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Salute

SALUTE: Cambridge gallery to launch all-female exhibition to celebrate women in the arts

To commemorate Women’s History Month, Cambridge-based gallery, Extraordinary Objects, is launching a new, all-female exhibition celebrating women in the arts. Curated by gallery owner, Carla Nizzola, and launching on Saturday 26 March, the new exhibition, SALUTE, will display works in a range of mediums by established international names and local and emerging talent.

Carla comments: “Although slow progress is being made in levelling the various disparities between male and female artists, the statistics are still shocking; there are a roughly equal number of male and female artists working today, however works sold by women make up only two percent of the total value of sales in the art market.

“The museum sector is scarcely better. In The Met alone, less than 5% of the artists represented are women, while 85% of the nudes are female. A new generation of female curators, gallerists, collectors and critics are working to change things. As a young female gallerist, I’m excited to play a role in working towards gender quality in the Art World.”

SALUTE brings together 10 influential female artists from various cultures and backgrounds who are all currently working to make a difference in the Art World. The exhibition not only celebrates these talented women, but highlights the importance of female creativity and expression in a male-dominated industry.

SALUTE will feature internationally renowned artists Bridget Riley, Tracey Emin, Jenny Holzer and Swoon, alongside emerging and local talents Lakwena Maciver, Helen Beard, Lynne Strover, Mel Fraser, Elena Saraceni and Olivia Wright.

Cambridge artists exhibiting are Lynne Strover and Mel Fraser. Strover hand-crafts bold and eccentric silver jewellery using the highest quality materials. Each piece is carefully considered and unique, making her the go-to craftswoman in Cambridgeshire for bespoke jewellery pieces. Fraser carves contemporary sculptures from natural materials such as selenite, alabaster and marble. From large-scale abstract pieces to the more figurative designs, her work has been shown at numerous art fairs and held by collectors across Europe, New York and Hong Kong as well as the UK’s most prestigious sculpture exhibition ‘On Form’.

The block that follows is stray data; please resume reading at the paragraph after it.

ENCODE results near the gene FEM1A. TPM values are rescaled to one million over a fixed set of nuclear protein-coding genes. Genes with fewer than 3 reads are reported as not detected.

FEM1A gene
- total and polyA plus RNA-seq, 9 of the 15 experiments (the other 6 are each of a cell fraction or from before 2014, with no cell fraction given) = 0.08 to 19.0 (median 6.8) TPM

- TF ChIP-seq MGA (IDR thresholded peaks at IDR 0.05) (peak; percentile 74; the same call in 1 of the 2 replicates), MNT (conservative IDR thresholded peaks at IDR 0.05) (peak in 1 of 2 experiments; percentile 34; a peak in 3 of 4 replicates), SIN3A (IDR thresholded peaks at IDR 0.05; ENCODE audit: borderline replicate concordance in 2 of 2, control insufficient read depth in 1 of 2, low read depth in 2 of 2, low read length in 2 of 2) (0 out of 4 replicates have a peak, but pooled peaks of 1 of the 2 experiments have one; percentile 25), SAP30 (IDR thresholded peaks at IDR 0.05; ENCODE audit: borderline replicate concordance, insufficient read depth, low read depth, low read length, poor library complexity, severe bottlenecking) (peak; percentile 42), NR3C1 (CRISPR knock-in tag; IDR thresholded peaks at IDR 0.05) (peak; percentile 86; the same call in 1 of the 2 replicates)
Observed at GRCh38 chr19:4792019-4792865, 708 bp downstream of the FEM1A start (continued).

Known for her dizzying op art paintings, Bridget Riley first rose to prominence in the 1950s, and quickly established herself as an artist of international importance. Today she is celebrated as one of the UK’s most beloved artists of any gender, and her work is in the collections of every major contemporary museum worldwide. In 2008 her painting, ‘Chant 2’ (1967), sold for a record $5.1 million at auction. 

Swoon’s (Caledonia Curry) early career as a classically trained artist who chose to work in the street led to her becoming the world’s best known female street artist. Since then, she has expanded her practice to include film-making, large scale gallery and museum installations, music videos and architecture. Known for her activism and politically and socially engaged large scale projects, Swoon’s work can be found in The Tate, Moma, The Boston ICA, and The Brooklyn Museum, which, in 2017, hosted a solo exhibition of her work. 

Tracey Emin emerged during the Brit Art movement of the 1990s alongside Damien Hirst, Sarah Lucas and Gary Hume. Emin gained notoriety for installations such as ‘My Bed’ (1998) which consisted of her unmade bed littered with bedroom objects. Widely ridiculed at the time, ‘My Bed’ eventually sold at Christies in July 2014 for £2.5 million. Regard for Emin has evolved over the years and she has become something of a national treasure. Emin was accepted into The Royal Academy in 2007. 

Jenny Holzer is an American political artist who, since the 70s, has been focused on the delivery and impact of words and ideas in public spaces and social settings. Part of a group of female artists who in the 1980s harnessed the power of art to forward the feminist movement, Holzer maintains her position as one of the most influential political artists.

Rising star Lakwena Maciver is celebrated for her boldly coloured paintings and murals about hope, paradise and escapism. Based in London, her work has been shown internationally in cities including London, Paris, New York, Los Angeles, Las Vegas and Miami, and her work is being commissioned by serious collectors worldwide.

After a successful career as an art director in the film industry, Helen Beard decided to dedicate her career to her artistic practice, working in the diverse mediums of paint, collage and needlepoint. Her work vibrates with movement and colour in a celebration of the erotic experience. Beard has exhibited in numerous group shows and has recently enjoyed successful solo shows in London and Amsterdam.

London-based emerging talents are Olivia Wright and Elena Saraceni. Wright creates delicate surreal collages from found materials. In 2021 she released her first limited edition print which sold-out within hours. Multi-disciplinary artist Saraceni has worked internationally as an artist and curator. Her current body of work uses masses of dyed hair to challenge the viewer to question their self-projection.

Salute
A necklace by Lynne Strover which will feature in the exhibition and artwork by Mel Fraser

SALUTE will run from 26 March – 21 April at Extraordinary Objects Gallery, 14 Green St, Cambridge, CB2 3JU, with the Private View Launch held on Fri 25 March from 6-8pm. For further information contact Carla oncarla@extraordinary-objects.co.uk, visit the website at extraordinaryobjects.co.uk and follow @ExtraordinaryObjectsUK on Instagram.

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